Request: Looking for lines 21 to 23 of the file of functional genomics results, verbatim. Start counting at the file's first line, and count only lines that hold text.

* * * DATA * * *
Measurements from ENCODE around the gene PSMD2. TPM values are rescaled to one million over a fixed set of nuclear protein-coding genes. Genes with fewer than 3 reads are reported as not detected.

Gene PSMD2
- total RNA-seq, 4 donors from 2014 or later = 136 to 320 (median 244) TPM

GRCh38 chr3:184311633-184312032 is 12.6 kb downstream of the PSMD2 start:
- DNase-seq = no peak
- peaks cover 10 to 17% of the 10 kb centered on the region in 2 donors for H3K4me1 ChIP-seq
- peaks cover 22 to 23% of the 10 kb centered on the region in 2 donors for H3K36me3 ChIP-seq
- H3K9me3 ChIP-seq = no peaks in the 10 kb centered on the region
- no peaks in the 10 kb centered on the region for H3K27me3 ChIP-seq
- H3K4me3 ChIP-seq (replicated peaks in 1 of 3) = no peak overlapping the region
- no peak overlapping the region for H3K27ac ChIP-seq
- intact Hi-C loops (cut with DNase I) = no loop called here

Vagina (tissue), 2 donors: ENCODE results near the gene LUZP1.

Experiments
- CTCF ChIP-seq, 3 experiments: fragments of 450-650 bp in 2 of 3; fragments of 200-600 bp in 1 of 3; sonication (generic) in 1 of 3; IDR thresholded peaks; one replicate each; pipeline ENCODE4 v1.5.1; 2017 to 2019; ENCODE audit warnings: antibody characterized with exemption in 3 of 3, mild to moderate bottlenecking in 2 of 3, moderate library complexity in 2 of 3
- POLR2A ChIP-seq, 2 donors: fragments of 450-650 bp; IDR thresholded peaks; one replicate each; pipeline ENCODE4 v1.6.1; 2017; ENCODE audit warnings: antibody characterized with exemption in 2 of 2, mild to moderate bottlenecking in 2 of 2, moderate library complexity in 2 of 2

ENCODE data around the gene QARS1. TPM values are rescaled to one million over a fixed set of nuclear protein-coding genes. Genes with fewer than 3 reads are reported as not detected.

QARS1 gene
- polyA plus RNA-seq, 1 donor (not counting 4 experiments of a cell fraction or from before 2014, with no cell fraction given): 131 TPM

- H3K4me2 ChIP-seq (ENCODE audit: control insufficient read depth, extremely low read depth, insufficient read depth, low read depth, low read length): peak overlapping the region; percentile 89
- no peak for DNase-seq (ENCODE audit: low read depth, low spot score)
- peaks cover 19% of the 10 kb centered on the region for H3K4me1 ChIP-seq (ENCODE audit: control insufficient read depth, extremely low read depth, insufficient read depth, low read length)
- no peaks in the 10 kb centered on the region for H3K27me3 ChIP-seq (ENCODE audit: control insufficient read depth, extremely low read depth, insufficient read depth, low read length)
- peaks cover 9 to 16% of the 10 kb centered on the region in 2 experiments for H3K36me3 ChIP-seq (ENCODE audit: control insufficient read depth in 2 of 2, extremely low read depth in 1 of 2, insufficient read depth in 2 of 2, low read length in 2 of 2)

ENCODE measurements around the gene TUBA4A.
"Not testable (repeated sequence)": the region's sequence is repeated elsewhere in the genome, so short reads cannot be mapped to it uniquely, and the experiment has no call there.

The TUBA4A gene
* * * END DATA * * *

- no peak for DNase-seq (ENCODE audit: low read depth, low spot score)
- peaks cover 19% of the 10 kb centered on the region for H3K4me1 ChIP-seq (ENCODE audit: control insufficient read depth, extremely low read depth, insufficient read depth, low read length)
- no peaks in the 10 kb centered on the region for H3K27me3 ChIP-seq (ENCODE audit: control insufficient read depth, extremely low read depth, insufficient read depth, low read length)